photographic needs/wants are much higher.
    I wouldn't buy an Elantra if I needed a pickup truck, just because I
    already had a set of wheels that would fit the Elantra.
     
    Bill Funk, Jun 25, 2005
    #62
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  3. Siddhartha Jain

    Bill Funk Guest

    We probably would benefit from this form of standardization.
    Since the seat and infant seats would be specifically designed to work
    together, they would probably (make that' definitely') work better *in
    most cases* than the hodge-podge of car seat and infant seat designs
    we have now. Throw in seatbelt standardization too, and the standard
    infant/car seat system would be even better.
    Yes, the consumers would benefit.
    That does not say, though, that this *should* be done.
    Instead, standards can (and are) devised to ensure that the same
    benefits are achieved with continued diversity in the marketplace,
    with the result that improvements are made, which that one
    standardized car seat/infant seat system would stifle.
     
    Bill Funk, Jun 25, 2005
    #63
  4. Siddhartha Jain

    Bill Funk Guest

    Haven't been to a hardware store lately, eh?
    There are many different styles and shapes of staples, and they serve
    a multitude of different purposes.
    There are also different brands that use the same of those many
    different styles.
    Here, diversity is not a problem at all.
     
    Bill Funk, Jun 25, 2005
    #64
  5. Siddhartha Jain

    Bill Funk Guest

    No, the ability of the computers to lift drudgework,and make mundane
    chores easy and very quick is what made the world own computers.
    What standardization exists helps that ownership be affordable.
    Hardly! The world has many "standard" electrical systems.
    Your electric razor, for example, won't work in many countries.
    And yet, you still need to upgrade your cell phone once in a while, as
    standards change, or you *can't* talk to your friend across town.

    Not all standardization is bad, and vice versa.
     
    Bill Funk, Jun 25, 2005
    #65
  6. Siddhartha Jain

    ASAAR Guest

    I'd say it's you that has succumbed to the Ford spin machine.
     
    ASAAR, Jun 25, 2005
    #66
  7. Siddhartha Jain

    ASAAR Guest

    No, diversity is a what you want here, but the reason for it is
    not applicable to batteries. The end product is the staple. You
    need a particular size and shape so that it can do the job properly.
    The stapler is just a delivery system for the necessary components,
    the staples. With cameras it's not the same. Batteries provide
    power but are not the end product. Whether powered by a small
    Li-ion battery, 4 AA cells, or hooked up to a massive lead-acid
    battery supported by a belt around the waist, the pictures would be
    the same and the power supply used wouldn't be affect the picture.
    People don't walk into a store and ask "I've got some AA batteries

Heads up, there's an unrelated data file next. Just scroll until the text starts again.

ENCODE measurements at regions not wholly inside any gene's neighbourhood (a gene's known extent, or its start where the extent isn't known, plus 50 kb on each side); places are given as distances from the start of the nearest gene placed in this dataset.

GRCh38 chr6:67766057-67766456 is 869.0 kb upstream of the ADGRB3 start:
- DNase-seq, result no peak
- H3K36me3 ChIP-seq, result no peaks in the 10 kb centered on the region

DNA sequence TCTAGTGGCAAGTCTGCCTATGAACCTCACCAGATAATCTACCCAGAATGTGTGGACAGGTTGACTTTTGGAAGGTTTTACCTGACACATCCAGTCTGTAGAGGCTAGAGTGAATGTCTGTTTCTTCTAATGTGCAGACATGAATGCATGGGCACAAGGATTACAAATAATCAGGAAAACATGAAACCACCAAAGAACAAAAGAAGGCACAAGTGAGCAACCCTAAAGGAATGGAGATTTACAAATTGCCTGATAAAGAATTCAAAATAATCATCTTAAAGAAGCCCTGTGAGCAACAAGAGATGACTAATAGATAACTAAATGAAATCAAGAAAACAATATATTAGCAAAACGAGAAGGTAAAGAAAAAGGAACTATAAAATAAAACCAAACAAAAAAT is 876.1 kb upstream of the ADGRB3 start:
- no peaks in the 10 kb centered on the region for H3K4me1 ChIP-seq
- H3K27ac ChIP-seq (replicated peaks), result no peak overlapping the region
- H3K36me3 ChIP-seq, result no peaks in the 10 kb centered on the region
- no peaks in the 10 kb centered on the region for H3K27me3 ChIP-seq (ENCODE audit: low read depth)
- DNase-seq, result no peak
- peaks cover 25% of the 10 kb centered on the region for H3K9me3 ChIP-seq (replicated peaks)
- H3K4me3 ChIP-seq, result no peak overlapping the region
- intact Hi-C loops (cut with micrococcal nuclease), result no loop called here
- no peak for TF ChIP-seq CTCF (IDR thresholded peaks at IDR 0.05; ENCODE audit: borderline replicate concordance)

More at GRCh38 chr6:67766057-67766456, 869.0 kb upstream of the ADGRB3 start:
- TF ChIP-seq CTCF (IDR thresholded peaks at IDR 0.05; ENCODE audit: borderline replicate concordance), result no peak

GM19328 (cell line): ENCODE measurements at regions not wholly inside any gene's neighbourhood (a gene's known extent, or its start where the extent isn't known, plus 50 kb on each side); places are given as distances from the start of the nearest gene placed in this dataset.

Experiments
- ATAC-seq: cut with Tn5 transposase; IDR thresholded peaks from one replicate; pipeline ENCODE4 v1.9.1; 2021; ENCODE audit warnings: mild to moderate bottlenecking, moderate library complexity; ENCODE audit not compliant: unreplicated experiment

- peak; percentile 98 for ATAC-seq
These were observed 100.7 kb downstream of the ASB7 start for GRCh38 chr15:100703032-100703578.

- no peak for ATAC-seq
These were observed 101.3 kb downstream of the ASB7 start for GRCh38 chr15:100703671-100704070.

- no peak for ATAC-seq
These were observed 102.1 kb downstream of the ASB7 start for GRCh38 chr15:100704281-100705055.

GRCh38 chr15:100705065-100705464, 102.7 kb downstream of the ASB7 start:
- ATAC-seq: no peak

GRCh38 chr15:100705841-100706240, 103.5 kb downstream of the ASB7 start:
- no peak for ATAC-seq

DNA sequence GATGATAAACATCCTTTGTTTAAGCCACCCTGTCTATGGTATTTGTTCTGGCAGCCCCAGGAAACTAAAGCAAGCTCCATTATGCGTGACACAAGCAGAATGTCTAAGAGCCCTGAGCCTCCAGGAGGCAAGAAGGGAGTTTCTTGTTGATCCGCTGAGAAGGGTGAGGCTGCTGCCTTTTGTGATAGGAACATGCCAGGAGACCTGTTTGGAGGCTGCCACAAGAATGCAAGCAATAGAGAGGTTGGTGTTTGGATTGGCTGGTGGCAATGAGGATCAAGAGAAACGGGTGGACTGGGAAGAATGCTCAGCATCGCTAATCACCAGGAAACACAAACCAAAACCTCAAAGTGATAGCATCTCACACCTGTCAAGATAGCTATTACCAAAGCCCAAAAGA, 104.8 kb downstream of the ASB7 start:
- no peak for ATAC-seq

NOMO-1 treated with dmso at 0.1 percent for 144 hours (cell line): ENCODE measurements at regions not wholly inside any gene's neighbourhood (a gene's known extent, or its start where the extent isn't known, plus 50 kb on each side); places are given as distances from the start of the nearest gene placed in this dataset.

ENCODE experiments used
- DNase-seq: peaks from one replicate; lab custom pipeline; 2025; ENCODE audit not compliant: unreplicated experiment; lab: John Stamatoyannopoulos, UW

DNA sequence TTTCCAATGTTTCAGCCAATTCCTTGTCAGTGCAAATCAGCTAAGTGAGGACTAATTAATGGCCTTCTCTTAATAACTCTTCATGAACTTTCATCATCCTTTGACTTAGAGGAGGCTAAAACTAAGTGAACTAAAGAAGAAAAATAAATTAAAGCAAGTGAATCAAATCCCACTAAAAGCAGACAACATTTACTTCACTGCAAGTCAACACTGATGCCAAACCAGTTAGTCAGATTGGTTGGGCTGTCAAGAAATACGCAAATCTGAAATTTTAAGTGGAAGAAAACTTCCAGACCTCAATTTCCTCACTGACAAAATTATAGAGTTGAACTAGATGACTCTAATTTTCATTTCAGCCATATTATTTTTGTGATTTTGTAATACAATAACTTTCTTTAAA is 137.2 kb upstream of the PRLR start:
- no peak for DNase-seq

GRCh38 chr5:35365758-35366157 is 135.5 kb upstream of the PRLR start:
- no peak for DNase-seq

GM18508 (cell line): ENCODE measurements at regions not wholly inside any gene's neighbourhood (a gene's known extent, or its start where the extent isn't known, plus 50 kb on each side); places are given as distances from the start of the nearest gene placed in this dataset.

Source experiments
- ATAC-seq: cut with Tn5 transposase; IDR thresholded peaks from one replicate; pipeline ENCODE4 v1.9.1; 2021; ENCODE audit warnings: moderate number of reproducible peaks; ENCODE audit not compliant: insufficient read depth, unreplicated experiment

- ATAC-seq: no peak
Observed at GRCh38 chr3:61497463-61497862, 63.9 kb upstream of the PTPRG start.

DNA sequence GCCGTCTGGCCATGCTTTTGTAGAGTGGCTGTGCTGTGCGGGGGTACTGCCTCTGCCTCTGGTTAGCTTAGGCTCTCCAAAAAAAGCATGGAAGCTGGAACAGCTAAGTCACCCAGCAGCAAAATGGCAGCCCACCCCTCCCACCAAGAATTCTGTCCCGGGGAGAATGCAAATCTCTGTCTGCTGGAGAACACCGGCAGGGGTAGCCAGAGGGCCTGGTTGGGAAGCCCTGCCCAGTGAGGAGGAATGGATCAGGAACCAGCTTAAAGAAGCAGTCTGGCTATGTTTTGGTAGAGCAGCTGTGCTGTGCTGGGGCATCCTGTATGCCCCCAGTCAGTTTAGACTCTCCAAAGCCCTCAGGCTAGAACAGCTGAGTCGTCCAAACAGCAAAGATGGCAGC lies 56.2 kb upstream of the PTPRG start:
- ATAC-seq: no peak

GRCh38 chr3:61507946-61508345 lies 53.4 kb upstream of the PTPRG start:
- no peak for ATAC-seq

that I need to deplete. What do you suggest that I buy, a camera, a
    radio, or maybe a handheld computer?"
     
    ASAAR, Jun 25, 2005
    #67
  8. Siddhartha Jain

    CCN Guest

    We are in violent agreement!

    I guess now the problem is HOW to best get the camera manufacturers to
    do the right thing for the consumer (i.e., all employ one or two
    standard Li-Ion battery sizes in consumer cameras).

    Note: Pros can stay with whatever they want as cost & on-the-spot
    availability & reliability has been shown to not be the large factor
    for the pro that it is for the consumer.

    CCN
     
    CCN, Jun 25, 2005
    #68
  9. Siddhartha Jain

    CCN Guest

    I think we are all in violent agreement.
    Notice you didn't mention any particular manufacturer in the rebuttal
    above.
    That's my main point.

    We don't have Michelin-sized tires, Continental-sized tires,
    Yokohama-sized tires, Bridgestone-sized tires, etc.

    That's my point.

    My presumption is we don't benefit from Nikon-sized batteries,
    Canon-sized batteries, JVC-sized batteries, etc.

    The size (in increments) is fixed.
    The manufacturer adheres to the standard sizes (not the other way
    around).

    Now that we all agree, how do we go about making this a reality for
    consumer cameras (the pros can fend for themselves as standards are not
    their concern as has been shown many times in these articles).

    CCN
     
    CCN, Jun 25, 2005
    #69
  10. Siddhartha Jain

    CCN Guest

    Again, notice we're not talking about Kodak-sized paper or
    Olympus-sized paper.

    Also notice the sizes were standardized BEFORE the cameras & personal
    printers existed. For most of us consumers, there is really only one
    dominant photographic-paper size - wouldn't you agree?

    How many consumers really purchase reams of 13x19 photo-quality paper
    from the local store? Likeise with 4x5, 8x10, 11x14, 16x20, etc. Again,
    I am NOT talking about the pro! The pro doesn't seem to care one bit
    about standards (judging from this newsgroup). I'm talking about the
    consumer. The average joe consumer only buys one size of paper. I'm
    sure there is someone who will tell me "yeah, I buy 4x6 paper all the
    time" but I'm talking about the aggregate consumer, not the oddball
    consumer.

    Point is, the camera manufacturer and printer manufacturers conform to
    the existing standard paper sizes and one or two sizes dominate for the
    consumer. It isn't the other way around.
     
    CCN, Jun 25, 2005
    #70
  11. Siddhartha Jain

    CCN Guest

    Hi Bill,

    It's an O P I N I O N.
    It's an I D E A.
    Maybe even a C O N C E P T.

    Some of us think camera manufacturers should conform to well
    established and to-be-established standards and not that the average
    consumer should have to conform to whatever the camera manufacturer